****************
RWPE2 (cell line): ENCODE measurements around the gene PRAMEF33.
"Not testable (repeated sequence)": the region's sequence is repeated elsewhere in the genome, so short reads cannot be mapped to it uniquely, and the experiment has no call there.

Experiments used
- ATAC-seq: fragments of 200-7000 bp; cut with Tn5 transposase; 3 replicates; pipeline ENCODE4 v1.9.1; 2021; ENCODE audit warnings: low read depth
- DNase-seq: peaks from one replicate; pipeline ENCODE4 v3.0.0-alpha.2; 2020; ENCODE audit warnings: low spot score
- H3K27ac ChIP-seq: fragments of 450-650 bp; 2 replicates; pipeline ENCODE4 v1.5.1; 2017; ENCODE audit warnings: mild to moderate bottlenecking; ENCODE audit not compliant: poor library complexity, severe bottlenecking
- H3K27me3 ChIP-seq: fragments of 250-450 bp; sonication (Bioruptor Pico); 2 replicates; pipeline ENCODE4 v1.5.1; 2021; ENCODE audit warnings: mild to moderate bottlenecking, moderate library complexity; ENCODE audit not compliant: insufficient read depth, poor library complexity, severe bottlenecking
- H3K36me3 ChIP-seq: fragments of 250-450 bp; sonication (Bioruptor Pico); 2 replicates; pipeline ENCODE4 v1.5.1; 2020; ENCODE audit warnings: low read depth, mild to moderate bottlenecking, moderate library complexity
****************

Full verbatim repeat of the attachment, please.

RWPE2 (cell line): ENCODE measurements around the gene PRAMEF33.
"Not testable (repeated sequence)": the region's sequence is repeated elsewhere in the genome, so short reads cannot be mapped to it uniquely, and the experiment has no call there.

Experiments used
- ATAC-seq: fragments of 200-7000 bp; cut with Tn5 transposase; 3 replicates; pipeline ENCODE4 v1.9.1; 2021; ENCODE audit warnings: low read depth
- DNase-seq: peaks from one replicate; pipeline ENCODE4 v3.0.0-alpha.2; 2020; ENCODE audit warnings: low spot score
- H3K27ac ChIP-seq: fragments of 450-650 bp; 2 replicates; pipeline ENCODE4 v1.5.1; 2017; ENCODE audit warnings: mild to moderate bottlenecking; ENCODE audit not compliant: poor library complexity, severe bottlenecking
- H3K27me3 ChIP-seq: fragments of 250-450 bp; sonication (Bioruptor Pico); 2 replicates; pipeline ENCODE4 v1.5.1; 2021; ENCODE audit warnings: mild to moderate bottlenecking, moderate library complexity; ENCODE audit not compliant: insufficient read depth, poor library complexity, severe bottlenecking
- H3K36me3 ChIP-seq: fragments of 250-450 bp; sonication (Bioruptor Pico); 2 replicates; pipeline ENCODE4 v1.5.1; 2020; ENCODE audit warnings: low read depth, mild to moderate bottlenecking, moderate library complexity